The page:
The tick-borne disease epidemic in Ireland: A call for more research

In our newly released medical education course, a Dublin-based infectious disease physician-researcher raises the alarm about the undercounting and under-treatment of tick-borne diseases in Ireland, as well as the risk that this poses to the country’s blood supply.

This course, “Call for international collaboration and data sharing from the clinical trenches,” is taught by Jack Lambert, MD, PhD, a Professor of Medicine and Infectious Diseases at Mater and Rotunda hospitals, and University College of Dublin School of Medicine in Dublin, Ireland. He is also the founder of the Lyme Resource Centre in Scotland and a member of Invisible’s Scientific Advisory Board.

In the course, Dr. Lambert cites studies that have found that:

  • The standard two-tiered antibody tests miss more than 50% of verifiable Lyme patients.
  • One-in-five serum samples from the Irish blood bank showed the presence of antibodies to the Lyme disease bacterium, Borrelia burgdorferi. [Source: Irish Surveillance Center data from high prevalence areas]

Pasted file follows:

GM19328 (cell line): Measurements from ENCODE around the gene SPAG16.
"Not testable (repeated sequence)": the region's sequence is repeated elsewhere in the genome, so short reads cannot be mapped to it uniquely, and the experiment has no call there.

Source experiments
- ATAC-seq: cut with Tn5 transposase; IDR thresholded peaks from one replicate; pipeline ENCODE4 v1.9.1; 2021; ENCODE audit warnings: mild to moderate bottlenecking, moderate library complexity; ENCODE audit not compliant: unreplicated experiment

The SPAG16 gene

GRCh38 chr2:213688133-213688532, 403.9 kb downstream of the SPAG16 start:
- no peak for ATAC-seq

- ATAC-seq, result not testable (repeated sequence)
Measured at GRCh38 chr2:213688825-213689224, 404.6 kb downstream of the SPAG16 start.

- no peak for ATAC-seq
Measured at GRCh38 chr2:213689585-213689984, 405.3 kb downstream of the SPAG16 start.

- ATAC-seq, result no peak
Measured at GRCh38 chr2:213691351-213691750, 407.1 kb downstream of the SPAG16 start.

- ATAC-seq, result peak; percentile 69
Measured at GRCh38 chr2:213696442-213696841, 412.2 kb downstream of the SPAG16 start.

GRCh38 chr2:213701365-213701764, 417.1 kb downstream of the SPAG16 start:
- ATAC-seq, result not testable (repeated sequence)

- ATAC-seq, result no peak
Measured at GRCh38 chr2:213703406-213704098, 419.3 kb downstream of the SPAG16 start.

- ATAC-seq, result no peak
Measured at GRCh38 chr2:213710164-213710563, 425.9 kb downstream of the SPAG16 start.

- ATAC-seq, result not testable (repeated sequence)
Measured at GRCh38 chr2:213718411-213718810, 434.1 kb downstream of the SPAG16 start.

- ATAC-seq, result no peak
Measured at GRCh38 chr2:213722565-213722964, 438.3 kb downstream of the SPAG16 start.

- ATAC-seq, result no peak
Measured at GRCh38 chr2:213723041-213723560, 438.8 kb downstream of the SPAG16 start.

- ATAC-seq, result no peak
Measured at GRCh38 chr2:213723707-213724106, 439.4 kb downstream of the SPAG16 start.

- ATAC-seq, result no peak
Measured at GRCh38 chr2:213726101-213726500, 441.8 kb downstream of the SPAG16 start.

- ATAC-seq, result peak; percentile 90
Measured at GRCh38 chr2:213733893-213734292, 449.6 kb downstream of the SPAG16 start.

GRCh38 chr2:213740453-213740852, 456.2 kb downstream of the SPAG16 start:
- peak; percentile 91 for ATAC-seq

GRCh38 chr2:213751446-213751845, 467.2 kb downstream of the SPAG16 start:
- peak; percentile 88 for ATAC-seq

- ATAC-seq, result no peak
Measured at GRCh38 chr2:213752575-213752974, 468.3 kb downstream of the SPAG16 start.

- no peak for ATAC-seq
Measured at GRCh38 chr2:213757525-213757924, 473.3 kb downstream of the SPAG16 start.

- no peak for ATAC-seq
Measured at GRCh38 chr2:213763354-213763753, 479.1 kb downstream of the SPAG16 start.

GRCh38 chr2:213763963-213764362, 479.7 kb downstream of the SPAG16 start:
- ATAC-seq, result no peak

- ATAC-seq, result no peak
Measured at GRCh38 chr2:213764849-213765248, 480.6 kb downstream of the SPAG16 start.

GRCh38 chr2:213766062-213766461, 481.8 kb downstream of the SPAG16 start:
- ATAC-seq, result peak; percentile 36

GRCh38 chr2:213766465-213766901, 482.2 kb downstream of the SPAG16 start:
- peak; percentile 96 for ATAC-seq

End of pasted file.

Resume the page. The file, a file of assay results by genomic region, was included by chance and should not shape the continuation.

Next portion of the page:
• The overall rate of borrelial infection in ticks collected at six sites in Ireland was 5%, with a range from 2% to 12%, depending on the locations of tick collection. The most prevalent species detected were garinii (70%) followed by B. valaisiana (20%) and B. miyamotoi (10%). All of these Borrelia species cause human disease, and this is the first time that Bmiyamotoihas been detected in Ireland.

“Most people don’t remember a tick, many don’t get the bullseye rash, and many are not offered a Lyme test. For those truly infected, the Lyme antibody test is insensitive. Until we have enhanced surveillance of clinical cases and improved sensitivity of the diagnostic testing, numbers of cases of Lyme disease and coinfections will be underreported,” said Dr. Lambert.

Dr. Lambert also highlights a major flaw in the Lyme disease tracking in Ireland: Reporting is only required for the most serious neurological manifestations of the disease, i.e., patients who have been admitted to a hospital and have had a lumbar puncture that shows specific abnormalities in the cerebral spinal fluid.

Other topics covered include the undercounting of Lyme cases in Canada and the United Kingdom, the geographic spread of Lyme in Europe, and the need to treat patients according to symptoms, not one-size-fits-all guidelines. He goes on to cite evidence that treating with longer courses of combinations of antibiotic yields better patient results.

This free, accredited Continuing Medical Education (CME) is brought to you by the Invisible Education Initiative, funded by the Montecalvo Foundation.

Watch here: